If you’re in love and you read up on what is known on the chemical pathways and neurological activity, far from degrading you to a bundle of synapses, it embeds your love into the course of evolution and the complexity of human culture. If you look at the night sky and know that beyond the Milky Way there are billions of other galaxies, full with solar systems much like our own, your knowledge adds to the wonder. If you are pregnant and you subscribe to one of the dozens of calendars that tells you when your baby’s heart starts beating, how its nervous system develops, and when it is able to hear, then imagine that just 50 years ago you wouldn’t even have gotten an ultrasound image. Now you can have it in 3D. You’re growing a child, in an amazingly intricate and yet virtuously orchestrated process. You’re part of the circle of life. And without science you wouldn’t know much about that circle. You’re part of nature. Enjoy. And don’t forget to take the folic acid.

Religions offer people a community to belong to and a place to go. They offer shared traditions and spiritual guidance. Science doesn’t. Not because we don’t have a community or have nothing to offer. We’re just not letting people know what science has to give, making them believe science will only take away from them. We’re excluding others by not sharing our wonder.

Since the advent of the internet, we’ve gone a long way to making science more human. Scientists speak by themselves and of themselves. But few if any touch ground considered that of religion.

Yalom notes four existential fears: Fear of death, freedom, isolation, and meaninglessness. We all have these fears. They drive many people to religion because it’s the most obvious answer. And while science addresses these fears, scientists shy away from these topics. There are great speakers among the scientists, but most of them preach to the choir of an already scientifically-minded audience. Neil DeGrasse Tyson is one of the few who isn’t afraid crossing this line. He inspires those on both sides. And look how many listen. Carl Sagan did too. I have some more fingers on my hand, tell me who to count.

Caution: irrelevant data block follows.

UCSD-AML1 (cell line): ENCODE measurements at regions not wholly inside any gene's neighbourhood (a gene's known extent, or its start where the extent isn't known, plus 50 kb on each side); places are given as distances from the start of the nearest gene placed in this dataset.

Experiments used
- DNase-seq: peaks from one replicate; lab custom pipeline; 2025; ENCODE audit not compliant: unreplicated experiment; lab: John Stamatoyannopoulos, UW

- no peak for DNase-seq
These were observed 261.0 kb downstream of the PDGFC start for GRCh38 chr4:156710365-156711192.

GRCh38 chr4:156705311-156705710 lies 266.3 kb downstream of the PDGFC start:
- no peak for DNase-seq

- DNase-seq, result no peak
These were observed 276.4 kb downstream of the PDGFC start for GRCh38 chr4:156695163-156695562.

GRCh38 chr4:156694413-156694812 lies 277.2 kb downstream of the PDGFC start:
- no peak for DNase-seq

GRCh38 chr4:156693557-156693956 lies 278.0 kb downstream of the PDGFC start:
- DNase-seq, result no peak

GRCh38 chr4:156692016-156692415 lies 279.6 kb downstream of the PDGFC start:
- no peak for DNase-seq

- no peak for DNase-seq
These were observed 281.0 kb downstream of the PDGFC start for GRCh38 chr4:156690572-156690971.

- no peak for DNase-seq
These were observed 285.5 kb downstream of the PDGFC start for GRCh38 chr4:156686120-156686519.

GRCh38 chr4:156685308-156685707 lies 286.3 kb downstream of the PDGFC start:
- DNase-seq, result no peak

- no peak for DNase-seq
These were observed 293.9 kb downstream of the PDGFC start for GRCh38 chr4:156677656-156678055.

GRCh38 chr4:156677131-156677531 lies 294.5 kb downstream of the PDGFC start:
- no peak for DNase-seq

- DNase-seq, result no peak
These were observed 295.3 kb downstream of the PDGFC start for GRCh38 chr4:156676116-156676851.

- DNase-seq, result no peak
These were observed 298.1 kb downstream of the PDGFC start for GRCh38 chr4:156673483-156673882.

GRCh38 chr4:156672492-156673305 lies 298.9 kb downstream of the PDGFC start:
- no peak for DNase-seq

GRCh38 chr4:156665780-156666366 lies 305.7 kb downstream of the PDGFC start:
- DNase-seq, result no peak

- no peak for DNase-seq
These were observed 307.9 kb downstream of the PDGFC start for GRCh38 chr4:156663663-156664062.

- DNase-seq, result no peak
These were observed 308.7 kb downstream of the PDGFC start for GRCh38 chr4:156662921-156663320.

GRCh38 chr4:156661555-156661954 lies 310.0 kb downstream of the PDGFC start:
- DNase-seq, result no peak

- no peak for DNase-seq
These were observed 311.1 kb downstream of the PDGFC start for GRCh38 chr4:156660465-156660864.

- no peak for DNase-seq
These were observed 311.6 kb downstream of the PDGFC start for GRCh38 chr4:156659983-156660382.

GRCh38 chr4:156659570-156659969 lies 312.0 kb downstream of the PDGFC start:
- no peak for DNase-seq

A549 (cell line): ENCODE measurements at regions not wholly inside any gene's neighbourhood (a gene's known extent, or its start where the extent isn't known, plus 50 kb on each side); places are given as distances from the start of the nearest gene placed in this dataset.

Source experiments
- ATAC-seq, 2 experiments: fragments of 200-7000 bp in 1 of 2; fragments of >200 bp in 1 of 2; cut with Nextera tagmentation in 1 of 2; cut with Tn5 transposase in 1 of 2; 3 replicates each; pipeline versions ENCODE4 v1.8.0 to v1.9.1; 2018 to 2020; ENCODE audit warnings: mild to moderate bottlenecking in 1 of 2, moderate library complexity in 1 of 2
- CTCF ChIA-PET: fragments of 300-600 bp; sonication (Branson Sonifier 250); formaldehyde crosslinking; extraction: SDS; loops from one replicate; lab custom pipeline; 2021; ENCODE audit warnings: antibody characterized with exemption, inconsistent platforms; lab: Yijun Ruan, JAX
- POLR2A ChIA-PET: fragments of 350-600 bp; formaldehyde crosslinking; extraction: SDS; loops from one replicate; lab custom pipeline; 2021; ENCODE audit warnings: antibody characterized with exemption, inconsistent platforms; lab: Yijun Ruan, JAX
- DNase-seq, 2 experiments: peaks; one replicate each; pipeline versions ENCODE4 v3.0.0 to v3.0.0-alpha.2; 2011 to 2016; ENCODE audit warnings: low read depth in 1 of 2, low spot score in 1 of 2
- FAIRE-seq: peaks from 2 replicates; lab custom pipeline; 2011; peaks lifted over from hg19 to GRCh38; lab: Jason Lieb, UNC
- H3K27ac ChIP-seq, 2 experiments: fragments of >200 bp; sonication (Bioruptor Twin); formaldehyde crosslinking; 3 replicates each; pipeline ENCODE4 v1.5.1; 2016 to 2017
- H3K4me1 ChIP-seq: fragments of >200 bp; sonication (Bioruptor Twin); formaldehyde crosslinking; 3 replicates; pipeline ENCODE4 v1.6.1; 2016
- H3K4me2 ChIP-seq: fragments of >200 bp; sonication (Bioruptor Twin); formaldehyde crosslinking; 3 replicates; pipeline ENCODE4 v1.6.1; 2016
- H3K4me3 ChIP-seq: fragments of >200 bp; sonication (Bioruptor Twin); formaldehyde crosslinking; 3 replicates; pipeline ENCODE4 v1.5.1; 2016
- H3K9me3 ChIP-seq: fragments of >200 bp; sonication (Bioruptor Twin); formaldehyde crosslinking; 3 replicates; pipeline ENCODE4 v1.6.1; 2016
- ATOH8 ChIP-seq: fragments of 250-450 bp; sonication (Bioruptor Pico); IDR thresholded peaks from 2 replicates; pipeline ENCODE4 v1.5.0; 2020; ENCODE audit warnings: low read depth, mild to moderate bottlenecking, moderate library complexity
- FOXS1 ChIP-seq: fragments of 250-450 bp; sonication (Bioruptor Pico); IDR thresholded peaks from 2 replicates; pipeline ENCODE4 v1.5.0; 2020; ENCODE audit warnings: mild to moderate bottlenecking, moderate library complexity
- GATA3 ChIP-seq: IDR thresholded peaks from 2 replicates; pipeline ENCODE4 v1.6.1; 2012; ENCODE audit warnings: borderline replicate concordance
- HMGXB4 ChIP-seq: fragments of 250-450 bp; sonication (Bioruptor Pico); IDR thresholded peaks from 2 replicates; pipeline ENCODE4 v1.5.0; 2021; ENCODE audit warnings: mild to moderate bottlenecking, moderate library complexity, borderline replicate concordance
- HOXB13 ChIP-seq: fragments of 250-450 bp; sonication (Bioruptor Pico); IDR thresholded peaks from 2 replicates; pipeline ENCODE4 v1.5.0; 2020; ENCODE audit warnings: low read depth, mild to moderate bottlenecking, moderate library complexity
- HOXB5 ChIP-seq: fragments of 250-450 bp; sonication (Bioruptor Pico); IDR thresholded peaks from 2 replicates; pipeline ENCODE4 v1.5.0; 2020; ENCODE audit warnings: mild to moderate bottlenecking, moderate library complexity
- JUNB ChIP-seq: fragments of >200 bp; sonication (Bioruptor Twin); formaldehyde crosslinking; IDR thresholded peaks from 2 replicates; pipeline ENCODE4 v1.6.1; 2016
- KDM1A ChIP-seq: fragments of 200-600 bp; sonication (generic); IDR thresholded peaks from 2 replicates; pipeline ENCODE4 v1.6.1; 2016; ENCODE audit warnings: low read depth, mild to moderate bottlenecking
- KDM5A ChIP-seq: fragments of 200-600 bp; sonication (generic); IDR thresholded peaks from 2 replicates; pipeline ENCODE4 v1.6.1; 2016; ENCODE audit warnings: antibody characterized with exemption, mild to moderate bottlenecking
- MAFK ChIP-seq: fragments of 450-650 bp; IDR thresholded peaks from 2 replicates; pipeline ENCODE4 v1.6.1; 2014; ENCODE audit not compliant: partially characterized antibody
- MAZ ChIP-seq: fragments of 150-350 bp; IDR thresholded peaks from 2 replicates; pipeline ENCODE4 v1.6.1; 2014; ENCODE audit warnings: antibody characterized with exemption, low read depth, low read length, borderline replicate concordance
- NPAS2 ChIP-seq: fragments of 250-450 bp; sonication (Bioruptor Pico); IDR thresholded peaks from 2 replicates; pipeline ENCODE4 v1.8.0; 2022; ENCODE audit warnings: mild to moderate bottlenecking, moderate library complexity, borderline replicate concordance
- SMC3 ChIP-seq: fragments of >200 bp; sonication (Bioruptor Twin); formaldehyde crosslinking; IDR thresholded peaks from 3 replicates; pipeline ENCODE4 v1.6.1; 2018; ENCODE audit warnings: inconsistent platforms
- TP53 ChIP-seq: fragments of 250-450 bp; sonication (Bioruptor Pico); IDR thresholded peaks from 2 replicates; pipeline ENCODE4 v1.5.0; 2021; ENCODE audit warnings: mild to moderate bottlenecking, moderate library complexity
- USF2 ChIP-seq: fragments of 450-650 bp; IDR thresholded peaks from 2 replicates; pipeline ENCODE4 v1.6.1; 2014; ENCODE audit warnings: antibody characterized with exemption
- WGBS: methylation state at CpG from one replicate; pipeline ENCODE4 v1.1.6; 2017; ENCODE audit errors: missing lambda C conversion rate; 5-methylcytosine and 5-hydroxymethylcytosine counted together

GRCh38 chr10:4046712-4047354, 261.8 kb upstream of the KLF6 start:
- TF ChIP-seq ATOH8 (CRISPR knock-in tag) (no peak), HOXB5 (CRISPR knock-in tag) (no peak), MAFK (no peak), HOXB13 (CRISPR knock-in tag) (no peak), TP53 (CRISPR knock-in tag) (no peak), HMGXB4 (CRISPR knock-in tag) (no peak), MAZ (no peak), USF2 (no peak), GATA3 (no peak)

Most scientists feel awkward if the word “spirituality” is as much as mentioned, and the last thing they want to do is preach. I myself am guilty of course of never writing about living the atheists’ life. I didn’t study physics to be a preacher, and neither did any of my colleagues. So here’s the problem. A communication problem. Who’ll preach the wonders of science to those who most need to hear about them?

Some days ago I buzzed in Jehova’s witnesses thinking it’s DHL. Then I tried to wave them away saying we’re atheists. “Oooh!” said one of the men and raised his arms, pretending to be shocked, “How did this happen?” I asked him what he meant, and he said “Well, one doesn’t get born this way.” He’s wrong of course. We’re all born as atheists. We’re also born being social and in need of each other to talk through our problems. And as long as science doesn’t offer the community that religions provide so effortlessly, as long as scientists stand aloft of spiritual guidance, people will be afraid that their taxes pay scientists to remove the wonder from the world rather than adding to it.